Former army chief Lord Dannatt issues apology over Lariam on Victoria Derbyshire

  • Former army chief Lord Dannatt issues apology over Lariam on Victoria Derbyshire

 

  • Lord Dannatt admits he would not take Lariam himself

 

  • Lord Dannatt said his son Bertie had suffered mental health problems after taking two doses of Lariam

 

  • Lawyers call on MoD to accept its failings and co-operate with servicemen and women suffering from mental health issues and psychological side effects

 

  • Official Government response to Defence Committee Report expected shortly

 

Former army chief Lord Dannatt’s apology for allowing troops to take controversial anti-malaria drug Lariam, should be the catalyst for the MoD to accept its past failings and to co-operate with the servicemen and women who have suffered and desperately need help and support to put their lives back together, say lawyers.

The Government will shortly release its response to the House of Commons Defence Committee report, An acceptable risk? The use of Lariam for military personnel, which recommended the end of the use of Lariam for our armed forces, except in very restricted cases.

The evidence given by the MoD to the Inquiry and its brief comments on the report when it was released give grounds for very limited optimism that the Ministry will accept that from now on the use of Lariam as a preventative drug should be avoided unless absolutely necessary.   We also believe that the MoD will only admit to some occasional failures.

The same evidence and comments, however, give lawyers acting for injured military personnel reason to fear that there will be no substantial admissions in relation to what they think has been a wholesale failure in the duty of care.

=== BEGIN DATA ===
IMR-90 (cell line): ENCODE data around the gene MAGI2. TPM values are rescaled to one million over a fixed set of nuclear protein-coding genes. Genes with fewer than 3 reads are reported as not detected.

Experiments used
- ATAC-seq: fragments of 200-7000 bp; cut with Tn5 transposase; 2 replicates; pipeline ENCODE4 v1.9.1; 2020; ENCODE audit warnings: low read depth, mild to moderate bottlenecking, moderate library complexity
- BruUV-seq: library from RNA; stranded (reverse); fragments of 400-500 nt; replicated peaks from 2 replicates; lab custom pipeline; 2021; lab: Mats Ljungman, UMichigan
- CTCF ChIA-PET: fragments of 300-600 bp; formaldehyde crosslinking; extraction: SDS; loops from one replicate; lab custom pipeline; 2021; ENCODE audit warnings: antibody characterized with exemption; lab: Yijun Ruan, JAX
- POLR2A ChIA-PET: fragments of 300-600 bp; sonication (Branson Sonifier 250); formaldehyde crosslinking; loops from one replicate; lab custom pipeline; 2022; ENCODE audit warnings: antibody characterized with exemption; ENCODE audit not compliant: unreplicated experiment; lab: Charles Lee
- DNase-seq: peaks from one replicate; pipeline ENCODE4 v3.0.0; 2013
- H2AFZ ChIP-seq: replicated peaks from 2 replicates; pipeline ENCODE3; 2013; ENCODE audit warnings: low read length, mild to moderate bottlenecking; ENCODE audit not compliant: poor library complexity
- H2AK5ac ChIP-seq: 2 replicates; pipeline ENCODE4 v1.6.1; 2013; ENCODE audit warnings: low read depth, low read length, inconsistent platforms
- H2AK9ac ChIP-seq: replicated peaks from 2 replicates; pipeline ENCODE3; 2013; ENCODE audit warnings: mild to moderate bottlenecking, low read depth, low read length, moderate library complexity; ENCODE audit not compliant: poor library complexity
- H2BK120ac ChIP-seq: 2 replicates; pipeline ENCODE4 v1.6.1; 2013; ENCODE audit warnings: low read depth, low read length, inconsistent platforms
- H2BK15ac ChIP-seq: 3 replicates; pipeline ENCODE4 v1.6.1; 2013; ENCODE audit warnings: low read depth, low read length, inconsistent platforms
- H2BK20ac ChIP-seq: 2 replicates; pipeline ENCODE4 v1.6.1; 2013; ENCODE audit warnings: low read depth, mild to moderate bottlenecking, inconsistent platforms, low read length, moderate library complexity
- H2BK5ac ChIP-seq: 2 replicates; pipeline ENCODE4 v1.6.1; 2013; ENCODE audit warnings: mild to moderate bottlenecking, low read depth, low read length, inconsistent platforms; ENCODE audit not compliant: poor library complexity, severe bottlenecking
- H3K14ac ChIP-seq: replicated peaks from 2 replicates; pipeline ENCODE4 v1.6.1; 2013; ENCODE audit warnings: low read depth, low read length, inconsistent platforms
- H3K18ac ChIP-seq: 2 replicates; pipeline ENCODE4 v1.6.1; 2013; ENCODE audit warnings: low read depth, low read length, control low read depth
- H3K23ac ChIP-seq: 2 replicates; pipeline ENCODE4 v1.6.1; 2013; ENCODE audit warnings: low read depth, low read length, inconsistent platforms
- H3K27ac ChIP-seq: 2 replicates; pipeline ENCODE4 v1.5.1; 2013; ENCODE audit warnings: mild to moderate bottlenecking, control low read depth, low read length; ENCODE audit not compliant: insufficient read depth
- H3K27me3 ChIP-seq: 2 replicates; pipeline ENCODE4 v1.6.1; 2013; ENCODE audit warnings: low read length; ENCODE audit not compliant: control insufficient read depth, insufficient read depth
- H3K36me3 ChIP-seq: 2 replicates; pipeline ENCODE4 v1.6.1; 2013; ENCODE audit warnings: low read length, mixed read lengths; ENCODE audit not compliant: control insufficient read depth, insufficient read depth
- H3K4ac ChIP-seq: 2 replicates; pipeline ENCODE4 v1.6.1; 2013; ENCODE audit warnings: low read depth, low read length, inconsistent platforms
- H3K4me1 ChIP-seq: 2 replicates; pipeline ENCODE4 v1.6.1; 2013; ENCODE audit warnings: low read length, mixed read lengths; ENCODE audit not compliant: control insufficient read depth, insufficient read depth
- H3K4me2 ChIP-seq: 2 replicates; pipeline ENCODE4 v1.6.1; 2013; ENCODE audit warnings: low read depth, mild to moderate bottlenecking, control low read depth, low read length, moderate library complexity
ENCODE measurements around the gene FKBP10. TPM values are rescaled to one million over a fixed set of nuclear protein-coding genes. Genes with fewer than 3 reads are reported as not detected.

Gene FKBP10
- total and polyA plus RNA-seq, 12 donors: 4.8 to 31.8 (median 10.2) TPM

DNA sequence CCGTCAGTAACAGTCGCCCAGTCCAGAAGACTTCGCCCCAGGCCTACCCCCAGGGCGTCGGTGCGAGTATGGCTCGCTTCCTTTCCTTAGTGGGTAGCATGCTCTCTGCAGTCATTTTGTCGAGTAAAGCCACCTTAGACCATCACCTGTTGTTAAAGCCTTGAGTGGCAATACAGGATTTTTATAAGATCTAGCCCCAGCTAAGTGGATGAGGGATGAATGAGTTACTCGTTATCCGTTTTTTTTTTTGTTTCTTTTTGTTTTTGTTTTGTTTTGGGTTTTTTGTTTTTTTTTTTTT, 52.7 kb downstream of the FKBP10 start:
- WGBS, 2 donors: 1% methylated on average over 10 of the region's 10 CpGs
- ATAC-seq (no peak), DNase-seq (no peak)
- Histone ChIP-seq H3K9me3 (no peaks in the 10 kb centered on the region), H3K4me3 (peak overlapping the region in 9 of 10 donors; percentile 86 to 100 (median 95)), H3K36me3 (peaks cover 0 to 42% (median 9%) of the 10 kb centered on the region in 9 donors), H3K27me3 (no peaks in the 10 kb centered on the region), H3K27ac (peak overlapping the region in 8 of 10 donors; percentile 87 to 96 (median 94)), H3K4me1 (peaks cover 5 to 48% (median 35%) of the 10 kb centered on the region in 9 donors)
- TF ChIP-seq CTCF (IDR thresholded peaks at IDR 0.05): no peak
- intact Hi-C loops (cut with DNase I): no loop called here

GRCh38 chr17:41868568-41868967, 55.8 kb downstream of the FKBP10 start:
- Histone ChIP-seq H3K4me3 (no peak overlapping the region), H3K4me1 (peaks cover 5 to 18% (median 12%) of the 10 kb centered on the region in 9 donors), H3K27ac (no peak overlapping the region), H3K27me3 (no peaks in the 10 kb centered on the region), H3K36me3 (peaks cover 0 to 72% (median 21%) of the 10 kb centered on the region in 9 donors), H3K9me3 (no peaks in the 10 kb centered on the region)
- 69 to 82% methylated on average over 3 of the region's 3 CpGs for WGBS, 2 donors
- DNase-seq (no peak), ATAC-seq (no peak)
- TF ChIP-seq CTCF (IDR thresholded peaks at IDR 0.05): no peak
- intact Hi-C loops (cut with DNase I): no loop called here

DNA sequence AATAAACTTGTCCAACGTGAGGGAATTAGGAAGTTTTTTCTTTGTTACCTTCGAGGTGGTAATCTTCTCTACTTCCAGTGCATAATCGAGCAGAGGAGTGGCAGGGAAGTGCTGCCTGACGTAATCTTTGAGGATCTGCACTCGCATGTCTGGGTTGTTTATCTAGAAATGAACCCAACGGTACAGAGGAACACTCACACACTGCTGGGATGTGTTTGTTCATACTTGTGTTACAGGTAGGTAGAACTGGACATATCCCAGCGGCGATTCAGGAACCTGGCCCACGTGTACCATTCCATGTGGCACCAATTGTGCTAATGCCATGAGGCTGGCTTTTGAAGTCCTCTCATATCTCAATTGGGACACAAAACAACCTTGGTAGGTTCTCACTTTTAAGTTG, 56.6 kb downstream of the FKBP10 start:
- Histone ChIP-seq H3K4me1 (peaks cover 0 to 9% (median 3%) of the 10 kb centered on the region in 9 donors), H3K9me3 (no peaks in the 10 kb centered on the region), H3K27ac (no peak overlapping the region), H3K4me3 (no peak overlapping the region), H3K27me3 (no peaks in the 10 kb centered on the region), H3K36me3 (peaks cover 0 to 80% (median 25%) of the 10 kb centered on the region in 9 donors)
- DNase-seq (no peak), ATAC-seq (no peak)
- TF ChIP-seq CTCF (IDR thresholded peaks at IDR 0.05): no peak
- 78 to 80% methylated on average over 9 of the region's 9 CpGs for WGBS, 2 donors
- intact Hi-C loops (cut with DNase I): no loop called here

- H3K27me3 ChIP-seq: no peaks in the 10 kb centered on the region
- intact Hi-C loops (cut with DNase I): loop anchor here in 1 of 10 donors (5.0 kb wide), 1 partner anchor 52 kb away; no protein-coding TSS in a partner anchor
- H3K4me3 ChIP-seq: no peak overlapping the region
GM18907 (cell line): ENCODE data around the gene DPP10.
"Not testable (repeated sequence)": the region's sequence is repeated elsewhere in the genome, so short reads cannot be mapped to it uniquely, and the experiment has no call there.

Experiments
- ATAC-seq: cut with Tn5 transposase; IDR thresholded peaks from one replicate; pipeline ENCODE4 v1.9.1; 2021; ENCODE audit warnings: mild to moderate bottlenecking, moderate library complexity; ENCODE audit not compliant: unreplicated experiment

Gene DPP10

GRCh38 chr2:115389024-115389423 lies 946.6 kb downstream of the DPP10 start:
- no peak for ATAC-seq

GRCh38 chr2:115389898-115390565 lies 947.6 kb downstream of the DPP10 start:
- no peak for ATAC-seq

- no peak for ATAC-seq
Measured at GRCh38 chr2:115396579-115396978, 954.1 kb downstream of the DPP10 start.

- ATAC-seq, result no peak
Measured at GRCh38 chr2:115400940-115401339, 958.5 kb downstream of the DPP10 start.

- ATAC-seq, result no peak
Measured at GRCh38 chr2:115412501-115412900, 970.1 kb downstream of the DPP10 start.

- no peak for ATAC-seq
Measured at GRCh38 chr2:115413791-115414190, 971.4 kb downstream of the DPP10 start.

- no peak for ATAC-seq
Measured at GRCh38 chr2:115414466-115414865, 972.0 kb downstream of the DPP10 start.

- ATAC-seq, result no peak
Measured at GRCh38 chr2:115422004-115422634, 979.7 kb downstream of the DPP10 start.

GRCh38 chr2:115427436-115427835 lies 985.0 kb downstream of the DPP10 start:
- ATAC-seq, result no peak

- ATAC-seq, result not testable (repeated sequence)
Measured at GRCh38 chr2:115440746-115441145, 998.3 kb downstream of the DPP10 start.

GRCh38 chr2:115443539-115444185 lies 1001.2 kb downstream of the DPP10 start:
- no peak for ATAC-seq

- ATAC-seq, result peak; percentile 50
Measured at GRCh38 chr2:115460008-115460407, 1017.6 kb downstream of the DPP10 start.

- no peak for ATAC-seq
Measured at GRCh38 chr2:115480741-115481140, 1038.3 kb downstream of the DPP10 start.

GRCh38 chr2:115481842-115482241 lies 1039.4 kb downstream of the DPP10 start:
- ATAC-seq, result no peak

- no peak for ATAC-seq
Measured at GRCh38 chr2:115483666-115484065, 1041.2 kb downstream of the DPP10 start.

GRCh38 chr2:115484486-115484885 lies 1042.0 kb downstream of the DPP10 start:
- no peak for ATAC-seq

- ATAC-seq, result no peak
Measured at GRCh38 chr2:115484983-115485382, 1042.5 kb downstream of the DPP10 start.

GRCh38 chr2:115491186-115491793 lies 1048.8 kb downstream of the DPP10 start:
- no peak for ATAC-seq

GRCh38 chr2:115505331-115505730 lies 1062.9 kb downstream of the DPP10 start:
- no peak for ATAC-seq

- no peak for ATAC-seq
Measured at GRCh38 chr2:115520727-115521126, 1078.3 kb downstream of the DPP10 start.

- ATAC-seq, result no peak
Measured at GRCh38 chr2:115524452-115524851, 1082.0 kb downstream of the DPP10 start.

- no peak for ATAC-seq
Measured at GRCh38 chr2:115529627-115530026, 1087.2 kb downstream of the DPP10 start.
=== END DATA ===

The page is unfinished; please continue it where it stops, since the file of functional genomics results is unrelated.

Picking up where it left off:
Hilary Meredith Solicitors has already been contacted by more than 850 former service personnel who were prescribed the drug and suffered from a range of mental health issues and neuropsychiatric side-effects, including hallucinations, severe depression, seizures, sleep disturbances and anxiety.

Philippa Tuckman, military negligence specialist and partner at Hilary Meredith Solicitors provided evidence to the Inquiry. She acts for injured service men and women, including many of those whose lives have been affected by Lariam.

Commenting on the Government’s response, Philippa Tuckman said:

“I hope we will hear that the MoD has finally accepted that Lariam should only be administered in very restricted cases, though it will have taken them far too long to get even to this point.  It is now time for the MoD to accept its past failings and to co-operate with the servicemen and women who have suffered and desperately need help and support to put their lives back together.”

Philippa continued:

“The main problem with MoD’s use of Lariam has been a wholesale failure to follow basic medical guidance.

“Asserting that malaria is a dangerous disease, though true, misses the point.   There are alternatives available that don’t have the special problems that Lariam does.

“Since 1997 it has been mandatory for the MoD to issue strong warnings about Lariam and to advise service personnel that if they suffer any side effects they should go to a medic before the next dose is administered so they can be prescribed an alternative.  The MoD has also had a responsibility to ensure than no-one with a pre-existing medical condition is given Lariam.

“We have been contacted by hundreds of veterans, and the vast majority tell us that they did not get this advice or support.”

Philippa added:

“I am now calling on the MoD to face up to its responsibilities by admitting its failings, and to make good by co-operating with the servicemen and women who have suffered, to help them put their lives back together.

“If they don’t agree they have been at fault and if they assert that failings were rare, they need to prove that as a general rule sufficient warnings and advice really were given.

“The MoD also needs to be clear and open about what they mean when they say that individual assessments have actually been carried out to avoid the drug being given to those who have been hurt. Do they mean that medical staff checked the records of all personnel who were to be given Lariam? Do they agree with the Committee that this is not enough and that there should be a face-to-face examination?”

Philippa concluded:

“There remain a number of unanswered questions regarding use of Lariam in the armed forces.  The onus is on the MoD to provide the answers and to ensure that the mistakes of the past are never, ever repeated in the future.”